David Lynch’s 2001 neo-noir film Mulholland Drive left many viewers baffled and perplexed. But many were impressed by the audacity of the invention and creative vision and many critics consider it a masterpiece of modern cinema. It was even voted the best film of the 21st century.
Lynch had to take a massive change of direction to make the movie happen at all.
A TV production company backed Lynch to develop a new TV series to follow the success of Twin Peaks. So he developed a new idea, and shot an open-ended proof of concept pilot. Mulholland Drive was his new vision, his new creative plan.
But when his backers saw the pilot they pulled the funding and decided not to go ahead and produce the series. Lynch’s plan was in trouble.
But he didn’t stop there. Convinced of the idea and his concept he sought a new producer, a new backer to turn the TV pilot into a feature film. He dug deep and found a new way to reach a target he hadn’t set out to reach.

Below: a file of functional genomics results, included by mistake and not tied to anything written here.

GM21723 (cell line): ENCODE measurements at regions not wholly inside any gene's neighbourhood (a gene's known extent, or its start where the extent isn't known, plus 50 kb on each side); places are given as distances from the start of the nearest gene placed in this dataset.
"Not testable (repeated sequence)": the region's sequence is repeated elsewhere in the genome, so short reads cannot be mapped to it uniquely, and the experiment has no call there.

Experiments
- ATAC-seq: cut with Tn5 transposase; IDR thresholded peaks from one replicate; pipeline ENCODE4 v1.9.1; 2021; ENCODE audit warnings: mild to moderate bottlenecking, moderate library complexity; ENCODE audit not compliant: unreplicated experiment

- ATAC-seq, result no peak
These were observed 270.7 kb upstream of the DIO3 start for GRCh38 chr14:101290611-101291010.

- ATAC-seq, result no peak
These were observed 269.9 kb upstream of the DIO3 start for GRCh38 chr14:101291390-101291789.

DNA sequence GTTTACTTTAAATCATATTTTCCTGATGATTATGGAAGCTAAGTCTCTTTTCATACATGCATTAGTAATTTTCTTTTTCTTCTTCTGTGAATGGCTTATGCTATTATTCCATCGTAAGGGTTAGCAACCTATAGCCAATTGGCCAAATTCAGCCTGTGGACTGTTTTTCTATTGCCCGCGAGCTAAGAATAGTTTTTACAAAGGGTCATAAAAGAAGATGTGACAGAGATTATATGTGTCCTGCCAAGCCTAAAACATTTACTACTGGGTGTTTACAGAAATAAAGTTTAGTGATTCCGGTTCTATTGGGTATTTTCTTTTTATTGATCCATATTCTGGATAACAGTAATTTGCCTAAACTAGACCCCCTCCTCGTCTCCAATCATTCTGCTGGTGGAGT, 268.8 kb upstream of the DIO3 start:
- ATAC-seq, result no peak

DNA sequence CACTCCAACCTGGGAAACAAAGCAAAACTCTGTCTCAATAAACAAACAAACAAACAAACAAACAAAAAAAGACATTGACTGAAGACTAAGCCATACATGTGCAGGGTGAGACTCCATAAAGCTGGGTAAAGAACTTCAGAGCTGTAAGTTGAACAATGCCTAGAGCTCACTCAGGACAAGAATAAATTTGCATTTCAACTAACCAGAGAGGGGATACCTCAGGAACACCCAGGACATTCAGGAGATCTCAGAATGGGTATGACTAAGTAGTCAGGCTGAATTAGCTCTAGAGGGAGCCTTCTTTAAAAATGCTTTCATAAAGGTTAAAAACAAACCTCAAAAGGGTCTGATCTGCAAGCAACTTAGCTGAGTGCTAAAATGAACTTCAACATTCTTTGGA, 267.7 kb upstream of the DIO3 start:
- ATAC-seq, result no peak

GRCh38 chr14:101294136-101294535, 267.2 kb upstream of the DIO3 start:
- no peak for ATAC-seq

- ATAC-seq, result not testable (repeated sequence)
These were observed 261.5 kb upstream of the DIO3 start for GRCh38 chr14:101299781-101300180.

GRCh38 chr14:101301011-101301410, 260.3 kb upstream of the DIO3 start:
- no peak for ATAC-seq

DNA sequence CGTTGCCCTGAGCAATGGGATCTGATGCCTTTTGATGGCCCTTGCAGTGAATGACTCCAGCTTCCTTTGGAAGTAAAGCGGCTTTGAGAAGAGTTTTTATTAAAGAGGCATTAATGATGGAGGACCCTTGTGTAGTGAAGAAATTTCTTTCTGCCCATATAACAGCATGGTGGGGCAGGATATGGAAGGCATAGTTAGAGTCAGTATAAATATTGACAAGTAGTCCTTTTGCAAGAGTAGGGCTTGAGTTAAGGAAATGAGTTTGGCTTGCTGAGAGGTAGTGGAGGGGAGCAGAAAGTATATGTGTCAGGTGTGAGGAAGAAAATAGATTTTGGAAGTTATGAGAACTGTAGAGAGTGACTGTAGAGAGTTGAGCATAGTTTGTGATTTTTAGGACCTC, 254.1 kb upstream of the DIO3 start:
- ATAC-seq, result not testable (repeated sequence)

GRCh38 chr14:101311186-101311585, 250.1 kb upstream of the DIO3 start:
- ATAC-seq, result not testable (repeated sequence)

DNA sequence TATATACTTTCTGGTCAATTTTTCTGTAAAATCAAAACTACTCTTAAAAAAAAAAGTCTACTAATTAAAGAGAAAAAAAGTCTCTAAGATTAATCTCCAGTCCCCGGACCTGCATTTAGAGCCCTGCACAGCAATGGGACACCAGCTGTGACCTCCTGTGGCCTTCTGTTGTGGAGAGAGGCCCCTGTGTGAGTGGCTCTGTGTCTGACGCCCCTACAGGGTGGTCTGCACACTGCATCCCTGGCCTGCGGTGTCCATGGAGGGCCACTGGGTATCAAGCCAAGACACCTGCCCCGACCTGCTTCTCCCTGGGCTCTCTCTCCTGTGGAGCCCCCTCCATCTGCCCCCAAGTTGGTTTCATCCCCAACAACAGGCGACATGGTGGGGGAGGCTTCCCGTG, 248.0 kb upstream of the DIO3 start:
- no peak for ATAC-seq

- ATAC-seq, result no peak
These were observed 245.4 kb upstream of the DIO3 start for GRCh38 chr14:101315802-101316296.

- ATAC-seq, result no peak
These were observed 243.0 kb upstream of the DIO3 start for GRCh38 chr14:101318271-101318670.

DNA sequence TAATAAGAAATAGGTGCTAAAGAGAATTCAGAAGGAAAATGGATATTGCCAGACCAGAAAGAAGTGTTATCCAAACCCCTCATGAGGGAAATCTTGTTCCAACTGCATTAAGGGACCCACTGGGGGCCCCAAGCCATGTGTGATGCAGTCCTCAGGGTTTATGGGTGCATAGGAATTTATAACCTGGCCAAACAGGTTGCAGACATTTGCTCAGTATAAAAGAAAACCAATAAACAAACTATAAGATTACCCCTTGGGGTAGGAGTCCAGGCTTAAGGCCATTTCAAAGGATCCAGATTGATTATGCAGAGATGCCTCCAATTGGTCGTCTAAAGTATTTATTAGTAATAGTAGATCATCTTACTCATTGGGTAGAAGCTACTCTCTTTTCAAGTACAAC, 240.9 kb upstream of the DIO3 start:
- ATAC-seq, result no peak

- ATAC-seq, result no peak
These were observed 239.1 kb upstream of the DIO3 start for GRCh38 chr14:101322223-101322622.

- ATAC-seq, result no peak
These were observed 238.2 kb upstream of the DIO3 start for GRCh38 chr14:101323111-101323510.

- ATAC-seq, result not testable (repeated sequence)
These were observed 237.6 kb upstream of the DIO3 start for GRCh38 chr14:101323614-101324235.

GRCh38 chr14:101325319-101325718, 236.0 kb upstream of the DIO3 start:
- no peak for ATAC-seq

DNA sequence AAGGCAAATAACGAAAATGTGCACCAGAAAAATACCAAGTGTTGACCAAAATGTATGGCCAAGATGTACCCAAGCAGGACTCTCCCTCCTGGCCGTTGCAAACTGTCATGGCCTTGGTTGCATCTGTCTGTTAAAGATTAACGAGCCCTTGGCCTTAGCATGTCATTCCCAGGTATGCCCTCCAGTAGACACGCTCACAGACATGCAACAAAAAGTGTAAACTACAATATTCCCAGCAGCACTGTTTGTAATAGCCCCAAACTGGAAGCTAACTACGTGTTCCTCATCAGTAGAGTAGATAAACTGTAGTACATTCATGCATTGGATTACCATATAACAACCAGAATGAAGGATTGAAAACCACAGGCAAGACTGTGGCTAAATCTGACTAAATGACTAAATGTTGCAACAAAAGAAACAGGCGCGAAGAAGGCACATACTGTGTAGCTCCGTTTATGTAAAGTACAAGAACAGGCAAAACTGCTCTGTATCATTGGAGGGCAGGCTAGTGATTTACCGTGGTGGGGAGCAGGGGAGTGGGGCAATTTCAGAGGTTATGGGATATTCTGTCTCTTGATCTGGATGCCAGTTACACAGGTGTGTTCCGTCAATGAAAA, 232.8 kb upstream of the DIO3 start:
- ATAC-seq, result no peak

The film went on to win the Best Director Award at the Cannes Film Festival in 2001 and helped to launch many careers.
Mulholland Drive is a good example of a creative pivot. You can set out planning to reach a target, but end up finding something you didn’t expect to find.
The lesson for startups is as long as you have a vision that’s driven by strong belief you can still reach your goal. Maybe by doing things a different way. You may succeed by taking an unfamiliar and unexpected path.
The important thing is to have the vision and the need to succeed in the first place. That’s what drives you through the plot twists and the unexpected pivots.